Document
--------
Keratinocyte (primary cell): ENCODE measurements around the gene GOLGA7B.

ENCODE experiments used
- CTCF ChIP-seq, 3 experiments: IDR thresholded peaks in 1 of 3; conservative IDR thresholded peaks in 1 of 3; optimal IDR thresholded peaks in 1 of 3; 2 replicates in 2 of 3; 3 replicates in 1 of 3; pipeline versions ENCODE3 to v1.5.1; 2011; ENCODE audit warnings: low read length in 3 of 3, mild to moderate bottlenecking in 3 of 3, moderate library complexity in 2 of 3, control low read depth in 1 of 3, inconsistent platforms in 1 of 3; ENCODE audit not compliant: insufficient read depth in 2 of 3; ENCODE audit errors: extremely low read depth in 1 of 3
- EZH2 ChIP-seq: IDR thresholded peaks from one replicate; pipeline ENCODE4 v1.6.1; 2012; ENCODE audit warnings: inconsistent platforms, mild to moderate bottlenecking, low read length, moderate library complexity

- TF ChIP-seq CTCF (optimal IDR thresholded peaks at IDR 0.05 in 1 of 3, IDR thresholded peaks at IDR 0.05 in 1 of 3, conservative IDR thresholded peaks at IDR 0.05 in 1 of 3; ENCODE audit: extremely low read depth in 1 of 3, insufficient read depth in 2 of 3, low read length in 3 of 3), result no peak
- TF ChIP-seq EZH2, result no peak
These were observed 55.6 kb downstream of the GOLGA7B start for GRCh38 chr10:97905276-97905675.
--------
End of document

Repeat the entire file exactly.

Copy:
Keratinocyte (primary cell): ENCODE measurements around the gene GOLGA7B.

ENCODE experiments used
- CTCF ChIP-seq, 3 experiments: IDR thresholded peaks in 1 of 3; conservative IDR thresholded peaks in 1 of 3; optimal IDR thresholded peaks in 1 of 3; 2 replicates in 2 of 3; 3 replicates in 1 of 3; pipeline versions ENCODE3 to v1.5.1; 2011; ENCODE audit warnings: low read length in 3 of 3, mild to moderate bottlenecking in 3 of 3, moderate library complexity in 2 of 3, control low read depth in 1 of 3, inconsistent platforms in 1 of 3; ENCODE audit not compliant: insufficient read depth in 2 of 3; ENCODE audit errors: extremely low read depth in 1 of 3
- EZH2 ChIP-seq: IDR thresholded peaks from one replicate; pipeline ENCODE4 v1.6.1; 2012; ENCODE audit warnings: inconsistent platforms, mild to moderate bottlenecking, low read length, moderate library complexity

- TF ChIP-seq CTCF (optimal IDR thresholded peaks at IDR 0.05 in 1 of 3, IDR thresholded peaks at IDR 0.05 in 1 of 3, conservative IDR thresholded peaks at IDR 0.05 in 1 of 3; ENCODE audit: extremely low read depth in 1 of 3, insufficient read depth in 2 of 3, low read length in 3 of 3), result no peak
- TF ChIP-seq EZH2, result no peak
These were observed 55.6 kb downstream of the GOLGA7B start for GRCh38 chr10:97905276-97905675.